Inside Dentistry
April 2016
Volume 12, Issue 4

Clinical Guide to Treating Endodontic Emergencies

Avoiding common mistakes to provide optimal outcomes

James Bahcall, DMD, MS | Bradford Johnson, DDS, MPHE

An endodontic emergency “is defined as pain and/or swelling caused by various stages of inflammation or infection of the pulpal and/or periapical tissues.”1 An American Dental Association 2010 survey stated that general dental practitioners averaged 230.7 walk-in/emergency patients per year.2 Approximately 85% of all dental emergencies arise from pulpal or periapical disease.3

The patient with an endodontic emergency requires a clinician to be skilled in diagnosis, endodontic treatment, and clinical pharmacology.4 With the correct implementation of these skills, a dentist can be efficient and effective in treating a patient with an endodontic emergency. This article will discuss the clinical management of an endodontic (non-trauma, adult patient) emergency from diagnosis through treatment.


After reviewing the patient’s medical and dental history, the determination of the pain etiology must be made prior to performing any emergency treatment. The first step in determining etiology is understanding the patient’s perception of the issue (subjective), followed by clinical tests (objective) to reproduce the patient’s subjective pain symptoms.

There are five objective clinical tests that need to be performed in a patient’s endodontic diagnostic evaluation:
1. cold, electric pulp tester (EPT) and/or heat tests for pulp vitality
2. percussion testing to determine the status of the periodontal ligament (PDL) 3. palpation testing to evaluate the gingival tissue and cortical and trabecular bone for infection or inflammation
4. periodontal examination that includes probing and tooth mobility evaluation
5. radiographic examination of current periapical and bitewing films, along with a CBCT (cone-beam computed tomography) when indicated.

These objective tests enable a dentist to make a proper pulpal and periradicular diagnosis. Using only a dental radiograph to determine the etiology of tooth pain can lead to treatment of the wrong tooth (Figure 1).

Pulpal and Periradicular Diagnoses

The pulpal nerve fibers A-delta (respond to cold and EPT) and C-fibers (respond to hot and patient’s report of spontaneous tooth pain) are nociceptors, which are sensory receptors that respond to stimuli by sending nerve signals to the brain. This stimulus can cause the perception of pain in an individual.5 By testing the pulpal nerve fibers, a dentist can determine the pulpal status.

Current pulpal diagnosis terminologies include:
Reversible pulpitis: Pain from an inflamed pulp that can be treated without the actual removal of the pulp tissue. This is not a disease, but rather a symptom. The classic clinical symptom is a sharp, quick pain that subsides as soon as the stimulus (cold) is removed.
Symptomatic irreversible pulpitis: Pain resulting from an inflamed pulp for which the only treatment is removal. Classic clinical symptoms include lingering of cold/hot stimulus for more than 5 seconds and/or patient reporting spontaneous tooth pain.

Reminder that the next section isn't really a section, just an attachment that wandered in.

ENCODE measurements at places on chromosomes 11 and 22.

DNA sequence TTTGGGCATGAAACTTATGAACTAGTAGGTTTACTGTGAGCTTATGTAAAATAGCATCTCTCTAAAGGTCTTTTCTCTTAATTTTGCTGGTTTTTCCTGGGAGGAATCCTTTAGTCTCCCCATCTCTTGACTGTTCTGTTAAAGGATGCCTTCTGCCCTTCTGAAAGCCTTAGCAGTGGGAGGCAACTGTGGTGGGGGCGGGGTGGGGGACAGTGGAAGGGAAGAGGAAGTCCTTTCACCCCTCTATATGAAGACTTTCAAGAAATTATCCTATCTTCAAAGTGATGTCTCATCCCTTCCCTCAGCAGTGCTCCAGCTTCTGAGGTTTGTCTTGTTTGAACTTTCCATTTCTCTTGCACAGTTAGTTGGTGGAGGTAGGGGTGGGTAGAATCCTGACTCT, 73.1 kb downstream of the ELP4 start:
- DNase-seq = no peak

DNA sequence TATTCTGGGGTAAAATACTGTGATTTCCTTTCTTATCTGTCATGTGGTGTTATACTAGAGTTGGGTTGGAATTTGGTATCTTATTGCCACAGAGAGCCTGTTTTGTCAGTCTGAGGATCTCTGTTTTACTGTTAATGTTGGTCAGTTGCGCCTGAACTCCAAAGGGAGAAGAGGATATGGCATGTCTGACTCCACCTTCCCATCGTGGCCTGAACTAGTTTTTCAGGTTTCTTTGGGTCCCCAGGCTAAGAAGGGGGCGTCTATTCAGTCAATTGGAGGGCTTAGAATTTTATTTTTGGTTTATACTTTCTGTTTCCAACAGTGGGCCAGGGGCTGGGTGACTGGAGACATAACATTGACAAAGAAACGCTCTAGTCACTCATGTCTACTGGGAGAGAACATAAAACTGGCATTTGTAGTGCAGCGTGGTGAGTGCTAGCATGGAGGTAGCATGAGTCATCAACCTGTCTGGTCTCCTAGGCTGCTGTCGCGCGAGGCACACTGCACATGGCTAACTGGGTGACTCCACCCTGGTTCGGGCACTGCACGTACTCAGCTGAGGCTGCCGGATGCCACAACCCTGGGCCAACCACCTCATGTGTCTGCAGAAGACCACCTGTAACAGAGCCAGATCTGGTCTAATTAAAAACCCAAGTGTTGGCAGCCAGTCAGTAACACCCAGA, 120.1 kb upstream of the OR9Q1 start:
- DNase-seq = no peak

Pulpal necrosis: The pulp does not respond to cold tests, EPT, or heat test. Pulpal necrosis can result from an untreated irreversible pulpitis or immediately after a traumatic injury that disrupts the vascular system of the pulp.

A periradicular diagnosis is just as important as a pulpal diagnosis. A study by McCarthy and colleagues6 demonstrated that patients presenting with periradicular pain can localize the painful tooth (89%) in comparison to patients that present with tooth pain without periradicular pain (30%). Current periradicular diagnosis terminologies are described in Table 1.

Odontogenic vs Non- Odontogenic Pain

When performing objective clinical endodontic tests to diagnose an emergency endodontic patient, there can be many non-odontogenic pain symptoms that mimic endodontic symptoms.7 If a patient describes his or her pain as tingling, electric-like, burning, or hurting on both sides of the face, the etiology may be non-odontogenic in origin.

Whenever the objective endodontic diagnostic tests either do not correlate with the subjective patient symptoms or are within normal limits, a clinician must re-evaluate the etiology of pain and proper diagnosis before providing any dental treatment.

When confirming endodontic pain, primary pain is when the reported and actual site and source of the pain are the same. For example, this occurs if patients report that their tooth pain is brought on when they eat or drink anything cold and you test the specific tooth to cold and they have a painful lingering response (pulpal diagnosis: symptomatic irreversible pulpitis).

Heterotopic pain or secondary pain is perceived to originate from a site that is different from the actual source of the pain.7 From an endodontic diagnostic perspective, the dentist must consider that the source of the pain is different from the site of the pain when the tooth perceived as the pain source tests within normal limits to the objective tests. In this case, endodontic treatment on the tooth will result in no change in the patient’s pain.

Selective anesthesia can be useful to either isolate odontogenic pain or help differentiate between odontogenic and non-odontogenic pain. As a clinical guide, if the tooth pain subsides after anesthesia is placed, the etiology is most likely odontogenic pain. If the patient’s pain does not subside after injection of local anesthesia, the clinician should consider a non-odontogenic etiology.8 Although selective anesthesia can be a useful clinical aid in diagnosis, it should be performed as a last objective test after all the tooth and periradicular testing has been completed.

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